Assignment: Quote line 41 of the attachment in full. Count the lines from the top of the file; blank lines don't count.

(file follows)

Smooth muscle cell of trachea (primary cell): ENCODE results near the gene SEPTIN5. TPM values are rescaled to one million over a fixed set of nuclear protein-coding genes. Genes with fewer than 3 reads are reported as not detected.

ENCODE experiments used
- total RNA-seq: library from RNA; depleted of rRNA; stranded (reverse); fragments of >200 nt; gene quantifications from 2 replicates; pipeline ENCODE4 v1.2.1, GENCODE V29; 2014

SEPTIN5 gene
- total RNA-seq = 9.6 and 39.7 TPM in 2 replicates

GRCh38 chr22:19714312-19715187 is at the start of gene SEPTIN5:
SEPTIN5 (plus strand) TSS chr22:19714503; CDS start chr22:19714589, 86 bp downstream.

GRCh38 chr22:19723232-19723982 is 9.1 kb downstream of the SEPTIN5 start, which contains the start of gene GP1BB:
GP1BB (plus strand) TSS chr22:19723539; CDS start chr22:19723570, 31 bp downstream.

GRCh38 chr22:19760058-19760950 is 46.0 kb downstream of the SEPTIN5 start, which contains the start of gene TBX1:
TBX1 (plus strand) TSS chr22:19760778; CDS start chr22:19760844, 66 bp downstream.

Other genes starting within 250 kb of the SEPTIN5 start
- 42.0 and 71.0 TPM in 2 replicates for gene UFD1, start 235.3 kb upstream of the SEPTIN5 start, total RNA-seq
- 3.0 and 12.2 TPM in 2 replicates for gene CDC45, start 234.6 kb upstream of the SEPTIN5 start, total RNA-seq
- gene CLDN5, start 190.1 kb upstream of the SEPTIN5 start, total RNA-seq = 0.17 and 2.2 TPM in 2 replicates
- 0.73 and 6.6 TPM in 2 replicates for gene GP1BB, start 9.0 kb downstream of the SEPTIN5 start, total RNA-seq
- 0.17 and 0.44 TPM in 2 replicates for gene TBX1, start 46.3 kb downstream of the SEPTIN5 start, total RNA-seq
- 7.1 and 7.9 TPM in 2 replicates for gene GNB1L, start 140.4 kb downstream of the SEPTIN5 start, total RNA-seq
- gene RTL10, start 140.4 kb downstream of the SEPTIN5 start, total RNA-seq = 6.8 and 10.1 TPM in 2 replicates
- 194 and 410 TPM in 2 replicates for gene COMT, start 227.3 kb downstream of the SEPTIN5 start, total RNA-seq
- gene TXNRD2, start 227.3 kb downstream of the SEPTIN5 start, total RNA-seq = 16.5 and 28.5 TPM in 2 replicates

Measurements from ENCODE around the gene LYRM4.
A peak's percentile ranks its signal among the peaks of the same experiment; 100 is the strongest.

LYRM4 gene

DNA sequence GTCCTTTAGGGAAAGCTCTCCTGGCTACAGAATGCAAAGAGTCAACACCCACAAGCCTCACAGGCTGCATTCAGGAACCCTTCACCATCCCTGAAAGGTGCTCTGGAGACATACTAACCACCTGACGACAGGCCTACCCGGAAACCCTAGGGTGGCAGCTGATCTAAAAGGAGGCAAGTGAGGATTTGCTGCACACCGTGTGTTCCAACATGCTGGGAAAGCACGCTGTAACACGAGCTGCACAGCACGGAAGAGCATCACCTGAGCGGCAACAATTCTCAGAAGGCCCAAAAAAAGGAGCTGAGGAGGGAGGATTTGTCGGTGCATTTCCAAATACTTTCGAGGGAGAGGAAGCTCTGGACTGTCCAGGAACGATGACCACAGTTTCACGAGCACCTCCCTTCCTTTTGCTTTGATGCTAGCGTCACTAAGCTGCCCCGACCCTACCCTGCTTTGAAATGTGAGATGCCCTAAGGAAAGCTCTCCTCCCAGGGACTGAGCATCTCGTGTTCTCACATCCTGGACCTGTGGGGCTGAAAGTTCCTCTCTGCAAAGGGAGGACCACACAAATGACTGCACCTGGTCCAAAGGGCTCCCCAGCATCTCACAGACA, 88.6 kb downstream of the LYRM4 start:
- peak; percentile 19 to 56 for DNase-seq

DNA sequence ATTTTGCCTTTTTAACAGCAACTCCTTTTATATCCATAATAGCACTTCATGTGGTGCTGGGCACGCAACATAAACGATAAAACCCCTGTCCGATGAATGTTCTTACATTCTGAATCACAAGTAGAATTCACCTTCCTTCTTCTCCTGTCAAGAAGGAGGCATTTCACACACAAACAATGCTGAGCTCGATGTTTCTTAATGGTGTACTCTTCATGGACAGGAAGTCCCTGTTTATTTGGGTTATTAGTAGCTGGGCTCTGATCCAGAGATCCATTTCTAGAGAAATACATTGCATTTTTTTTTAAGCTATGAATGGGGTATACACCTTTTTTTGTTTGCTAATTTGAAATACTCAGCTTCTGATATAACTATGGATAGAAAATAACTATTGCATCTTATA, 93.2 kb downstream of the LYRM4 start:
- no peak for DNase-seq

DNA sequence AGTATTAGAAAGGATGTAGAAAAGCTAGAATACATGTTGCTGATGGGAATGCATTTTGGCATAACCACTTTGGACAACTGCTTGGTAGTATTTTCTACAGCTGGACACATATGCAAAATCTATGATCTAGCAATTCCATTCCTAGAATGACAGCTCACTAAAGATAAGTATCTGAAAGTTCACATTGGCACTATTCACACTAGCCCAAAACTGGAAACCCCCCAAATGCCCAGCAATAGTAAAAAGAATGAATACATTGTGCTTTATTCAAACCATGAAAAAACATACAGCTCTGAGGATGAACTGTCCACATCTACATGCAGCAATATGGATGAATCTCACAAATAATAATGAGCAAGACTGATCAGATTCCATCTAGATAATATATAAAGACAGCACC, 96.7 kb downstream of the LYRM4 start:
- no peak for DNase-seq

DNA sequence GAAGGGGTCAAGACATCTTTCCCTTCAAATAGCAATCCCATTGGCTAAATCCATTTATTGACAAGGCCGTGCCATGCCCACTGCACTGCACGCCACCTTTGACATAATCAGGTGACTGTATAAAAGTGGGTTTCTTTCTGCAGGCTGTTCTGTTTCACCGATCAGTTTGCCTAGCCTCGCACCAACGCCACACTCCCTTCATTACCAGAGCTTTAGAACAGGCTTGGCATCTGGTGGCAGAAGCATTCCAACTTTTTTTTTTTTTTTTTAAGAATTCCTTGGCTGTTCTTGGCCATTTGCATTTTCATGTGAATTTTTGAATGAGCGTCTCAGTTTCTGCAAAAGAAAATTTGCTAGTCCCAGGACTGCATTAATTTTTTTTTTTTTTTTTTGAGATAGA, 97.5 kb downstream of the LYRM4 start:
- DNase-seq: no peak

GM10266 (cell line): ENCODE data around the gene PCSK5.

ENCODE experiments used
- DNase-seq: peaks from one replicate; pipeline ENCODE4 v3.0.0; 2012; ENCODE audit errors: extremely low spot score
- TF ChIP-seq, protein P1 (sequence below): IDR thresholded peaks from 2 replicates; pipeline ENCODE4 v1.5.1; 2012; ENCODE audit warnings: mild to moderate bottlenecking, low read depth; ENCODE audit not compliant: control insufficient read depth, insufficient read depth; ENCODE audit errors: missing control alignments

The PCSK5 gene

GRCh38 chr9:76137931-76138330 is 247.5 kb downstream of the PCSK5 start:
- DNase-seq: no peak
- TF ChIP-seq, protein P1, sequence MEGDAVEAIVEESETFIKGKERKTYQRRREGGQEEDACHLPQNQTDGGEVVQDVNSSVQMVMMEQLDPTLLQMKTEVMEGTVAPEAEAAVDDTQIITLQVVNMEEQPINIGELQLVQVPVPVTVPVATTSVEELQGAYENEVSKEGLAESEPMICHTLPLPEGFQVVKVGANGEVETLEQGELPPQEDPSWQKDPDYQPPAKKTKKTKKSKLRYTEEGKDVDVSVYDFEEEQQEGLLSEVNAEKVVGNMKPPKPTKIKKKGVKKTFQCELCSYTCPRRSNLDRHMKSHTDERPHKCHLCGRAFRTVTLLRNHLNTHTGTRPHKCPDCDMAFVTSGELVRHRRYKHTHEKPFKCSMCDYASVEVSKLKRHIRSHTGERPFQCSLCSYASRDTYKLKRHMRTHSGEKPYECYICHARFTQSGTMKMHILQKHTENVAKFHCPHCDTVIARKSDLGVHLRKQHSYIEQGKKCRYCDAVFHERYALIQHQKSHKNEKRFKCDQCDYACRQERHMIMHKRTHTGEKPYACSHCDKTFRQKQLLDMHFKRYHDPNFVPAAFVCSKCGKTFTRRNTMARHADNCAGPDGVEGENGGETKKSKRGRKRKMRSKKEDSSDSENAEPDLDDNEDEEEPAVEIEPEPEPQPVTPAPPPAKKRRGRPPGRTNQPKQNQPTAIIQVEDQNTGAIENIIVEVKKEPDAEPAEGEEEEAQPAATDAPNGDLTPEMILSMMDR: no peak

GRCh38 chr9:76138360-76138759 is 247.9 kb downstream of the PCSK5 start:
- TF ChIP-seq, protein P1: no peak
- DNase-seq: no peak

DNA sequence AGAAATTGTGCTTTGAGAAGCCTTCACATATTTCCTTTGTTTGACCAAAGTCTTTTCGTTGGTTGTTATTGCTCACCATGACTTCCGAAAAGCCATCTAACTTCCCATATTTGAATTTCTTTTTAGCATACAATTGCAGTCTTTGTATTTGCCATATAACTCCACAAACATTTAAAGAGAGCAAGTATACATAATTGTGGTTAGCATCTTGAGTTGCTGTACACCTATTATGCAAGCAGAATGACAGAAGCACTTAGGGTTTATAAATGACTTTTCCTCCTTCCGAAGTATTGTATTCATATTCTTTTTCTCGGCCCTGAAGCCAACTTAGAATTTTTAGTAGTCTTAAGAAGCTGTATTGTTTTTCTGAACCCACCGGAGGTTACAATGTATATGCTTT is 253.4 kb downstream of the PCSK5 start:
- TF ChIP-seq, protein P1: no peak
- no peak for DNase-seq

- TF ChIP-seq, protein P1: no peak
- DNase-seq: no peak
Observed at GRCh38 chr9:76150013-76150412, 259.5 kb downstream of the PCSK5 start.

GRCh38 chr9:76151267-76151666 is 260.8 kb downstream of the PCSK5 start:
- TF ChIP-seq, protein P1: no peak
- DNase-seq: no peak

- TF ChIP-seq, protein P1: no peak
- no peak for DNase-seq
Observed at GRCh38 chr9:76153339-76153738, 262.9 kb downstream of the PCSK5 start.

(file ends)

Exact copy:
GRCh38 chr9:76138360-76138759 is 247.9 kb downstream of the PCSK5 start: